by Kaylee Greenlee
Over 200 Afghan allies arrived at Fort Lee, in Virginia, on the first of many expected flights bringing thousands of people who assisted the U.S. military to America, Axios reported Friday.
President Joe Biden promised to help Afghan interpreters and other people who aided U.S. forces during the war, according to Axios. Over 700 people and their family members are expected to come to the U.S. on special immigrant visas as American forces withdraw from Afghanistan.
“This flight represents a fulfillment of the U.S. commitment and honors these Afghans’ brave service in helping support our mission in Afghanistan, in turn, helping to keep our country safe,” Senior Deputy Homeland Security Advisor Russ Travers said Thursday, Axios reported.
Welcome News: the 1st flight evacuating our allies has brought >200 Afghans to safety in the U.S.
— Human Rights First (@humanrights1st) July 30, 2021
A majority of U.S. forces have already withdrawn from the country and some intelligence community members say the Afghan government could fall to the Taliban next year, according to Axios.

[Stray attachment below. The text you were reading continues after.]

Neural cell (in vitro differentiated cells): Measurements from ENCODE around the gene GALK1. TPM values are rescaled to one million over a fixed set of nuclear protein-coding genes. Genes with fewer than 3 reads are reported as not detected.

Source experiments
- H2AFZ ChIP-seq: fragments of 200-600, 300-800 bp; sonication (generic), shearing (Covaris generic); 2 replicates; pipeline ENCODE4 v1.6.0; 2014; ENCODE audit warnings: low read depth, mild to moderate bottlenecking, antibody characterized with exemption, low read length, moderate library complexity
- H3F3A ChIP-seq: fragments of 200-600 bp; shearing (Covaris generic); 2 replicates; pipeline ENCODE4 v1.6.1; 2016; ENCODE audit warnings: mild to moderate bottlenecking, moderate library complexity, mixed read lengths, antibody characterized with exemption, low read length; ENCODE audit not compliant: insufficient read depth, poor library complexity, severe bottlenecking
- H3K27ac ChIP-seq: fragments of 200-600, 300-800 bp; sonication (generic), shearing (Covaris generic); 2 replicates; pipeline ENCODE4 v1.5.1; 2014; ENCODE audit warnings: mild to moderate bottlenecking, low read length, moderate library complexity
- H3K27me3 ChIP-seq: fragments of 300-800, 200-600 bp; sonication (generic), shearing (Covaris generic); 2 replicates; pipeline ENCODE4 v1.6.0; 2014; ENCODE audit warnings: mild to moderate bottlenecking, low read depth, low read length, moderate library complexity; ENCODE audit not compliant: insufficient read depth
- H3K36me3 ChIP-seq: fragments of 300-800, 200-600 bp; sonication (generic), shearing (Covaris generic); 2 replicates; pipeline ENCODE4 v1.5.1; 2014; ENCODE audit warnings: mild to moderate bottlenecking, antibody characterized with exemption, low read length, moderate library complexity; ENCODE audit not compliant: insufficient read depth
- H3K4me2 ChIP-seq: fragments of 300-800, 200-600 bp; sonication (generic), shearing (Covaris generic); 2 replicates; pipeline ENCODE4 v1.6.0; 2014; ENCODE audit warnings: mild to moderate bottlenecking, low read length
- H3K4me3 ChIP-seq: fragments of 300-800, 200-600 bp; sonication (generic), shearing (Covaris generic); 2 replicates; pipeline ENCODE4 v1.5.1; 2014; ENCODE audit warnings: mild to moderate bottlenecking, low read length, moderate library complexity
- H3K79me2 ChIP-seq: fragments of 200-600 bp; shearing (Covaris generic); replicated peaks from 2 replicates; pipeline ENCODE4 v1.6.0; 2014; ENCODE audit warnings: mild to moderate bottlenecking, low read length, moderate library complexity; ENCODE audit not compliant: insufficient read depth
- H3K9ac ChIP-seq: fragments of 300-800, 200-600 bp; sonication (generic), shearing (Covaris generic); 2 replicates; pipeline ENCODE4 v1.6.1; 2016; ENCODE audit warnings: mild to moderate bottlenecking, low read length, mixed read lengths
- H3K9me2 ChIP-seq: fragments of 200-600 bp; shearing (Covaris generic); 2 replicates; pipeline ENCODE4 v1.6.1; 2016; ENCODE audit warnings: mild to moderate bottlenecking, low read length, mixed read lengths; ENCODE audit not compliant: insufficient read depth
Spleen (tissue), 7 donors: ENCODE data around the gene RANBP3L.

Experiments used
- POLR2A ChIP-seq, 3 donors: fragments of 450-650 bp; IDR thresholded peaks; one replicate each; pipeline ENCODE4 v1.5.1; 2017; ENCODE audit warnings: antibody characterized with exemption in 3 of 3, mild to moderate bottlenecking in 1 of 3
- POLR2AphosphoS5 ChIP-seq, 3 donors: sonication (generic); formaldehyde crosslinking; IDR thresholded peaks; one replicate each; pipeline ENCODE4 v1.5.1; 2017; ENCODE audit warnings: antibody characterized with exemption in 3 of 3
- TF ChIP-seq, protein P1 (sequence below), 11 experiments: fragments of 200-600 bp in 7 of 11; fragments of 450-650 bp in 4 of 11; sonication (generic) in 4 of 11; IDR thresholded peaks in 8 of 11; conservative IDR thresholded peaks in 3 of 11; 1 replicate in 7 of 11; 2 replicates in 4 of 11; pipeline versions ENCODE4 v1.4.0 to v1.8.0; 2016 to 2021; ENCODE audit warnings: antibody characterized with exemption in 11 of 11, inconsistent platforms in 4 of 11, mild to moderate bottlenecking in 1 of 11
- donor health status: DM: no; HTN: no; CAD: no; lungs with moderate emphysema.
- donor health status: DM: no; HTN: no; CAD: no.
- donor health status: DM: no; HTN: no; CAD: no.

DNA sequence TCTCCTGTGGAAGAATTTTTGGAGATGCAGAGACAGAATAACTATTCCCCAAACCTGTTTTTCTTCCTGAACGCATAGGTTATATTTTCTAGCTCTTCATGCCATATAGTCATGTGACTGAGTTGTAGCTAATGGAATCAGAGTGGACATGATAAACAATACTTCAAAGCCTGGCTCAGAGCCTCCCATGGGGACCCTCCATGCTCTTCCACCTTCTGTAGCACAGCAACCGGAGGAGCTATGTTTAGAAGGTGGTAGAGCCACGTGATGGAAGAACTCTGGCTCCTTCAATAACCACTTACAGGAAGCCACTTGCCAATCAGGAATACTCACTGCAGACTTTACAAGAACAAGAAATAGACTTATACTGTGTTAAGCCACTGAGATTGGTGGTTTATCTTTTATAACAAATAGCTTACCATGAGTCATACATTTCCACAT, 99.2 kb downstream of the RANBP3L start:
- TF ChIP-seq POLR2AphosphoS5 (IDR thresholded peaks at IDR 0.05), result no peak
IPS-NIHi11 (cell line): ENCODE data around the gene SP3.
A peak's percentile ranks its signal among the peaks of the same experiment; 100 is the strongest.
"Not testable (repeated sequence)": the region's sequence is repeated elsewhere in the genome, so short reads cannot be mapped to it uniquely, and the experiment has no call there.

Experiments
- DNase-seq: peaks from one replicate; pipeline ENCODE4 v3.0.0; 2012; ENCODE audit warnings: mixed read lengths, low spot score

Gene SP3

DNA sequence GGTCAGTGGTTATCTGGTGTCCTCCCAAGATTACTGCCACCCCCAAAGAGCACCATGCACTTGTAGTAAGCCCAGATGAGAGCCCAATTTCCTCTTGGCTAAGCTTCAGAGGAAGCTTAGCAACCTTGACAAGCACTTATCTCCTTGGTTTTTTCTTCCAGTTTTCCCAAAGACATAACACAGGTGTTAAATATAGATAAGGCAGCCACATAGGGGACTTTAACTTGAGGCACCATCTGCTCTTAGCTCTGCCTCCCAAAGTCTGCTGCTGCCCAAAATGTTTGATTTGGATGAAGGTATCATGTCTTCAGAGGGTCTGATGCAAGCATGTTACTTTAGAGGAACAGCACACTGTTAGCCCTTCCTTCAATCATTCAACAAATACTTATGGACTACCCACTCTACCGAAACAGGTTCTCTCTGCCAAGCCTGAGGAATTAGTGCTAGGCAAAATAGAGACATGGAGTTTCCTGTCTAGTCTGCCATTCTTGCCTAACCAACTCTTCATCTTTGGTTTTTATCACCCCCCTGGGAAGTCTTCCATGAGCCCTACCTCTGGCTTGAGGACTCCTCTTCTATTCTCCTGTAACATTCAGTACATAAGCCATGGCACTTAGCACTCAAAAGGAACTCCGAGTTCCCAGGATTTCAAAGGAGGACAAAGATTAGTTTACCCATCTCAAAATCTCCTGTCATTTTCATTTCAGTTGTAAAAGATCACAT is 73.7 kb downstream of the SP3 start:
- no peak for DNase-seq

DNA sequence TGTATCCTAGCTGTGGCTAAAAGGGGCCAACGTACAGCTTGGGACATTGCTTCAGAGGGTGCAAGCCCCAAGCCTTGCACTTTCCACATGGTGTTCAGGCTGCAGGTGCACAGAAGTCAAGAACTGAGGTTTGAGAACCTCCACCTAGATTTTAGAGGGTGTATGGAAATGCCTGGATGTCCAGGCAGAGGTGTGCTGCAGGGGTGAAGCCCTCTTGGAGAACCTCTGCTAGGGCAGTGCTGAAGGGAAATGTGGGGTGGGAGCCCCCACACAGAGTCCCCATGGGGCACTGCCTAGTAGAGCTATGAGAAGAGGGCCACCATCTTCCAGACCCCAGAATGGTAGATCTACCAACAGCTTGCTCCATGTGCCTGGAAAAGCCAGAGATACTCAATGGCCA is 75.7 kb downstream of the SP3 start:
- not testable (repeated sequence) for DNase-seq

“Although U.S. troops are leaving, we will continue to support Afghanistan through security assistance to Afghan forces, as well as humanitarian and development aid to the Afghan people to help them sustain their achievements of the past 20 years,” Biden said in a statement Friday.
The Biden administration will support a peaceful transition in the country and called for an end to the violence so negotiations can resume, according to the White House.
Thousands of civilians are fleeing their homes as Taliban insurgents take over Afghan districts, the Associated Press reported July 13. More than 5,600 families were displaced, mainly from northern districts of the country where U.S. forces were the most concentrated before the withdrawal.
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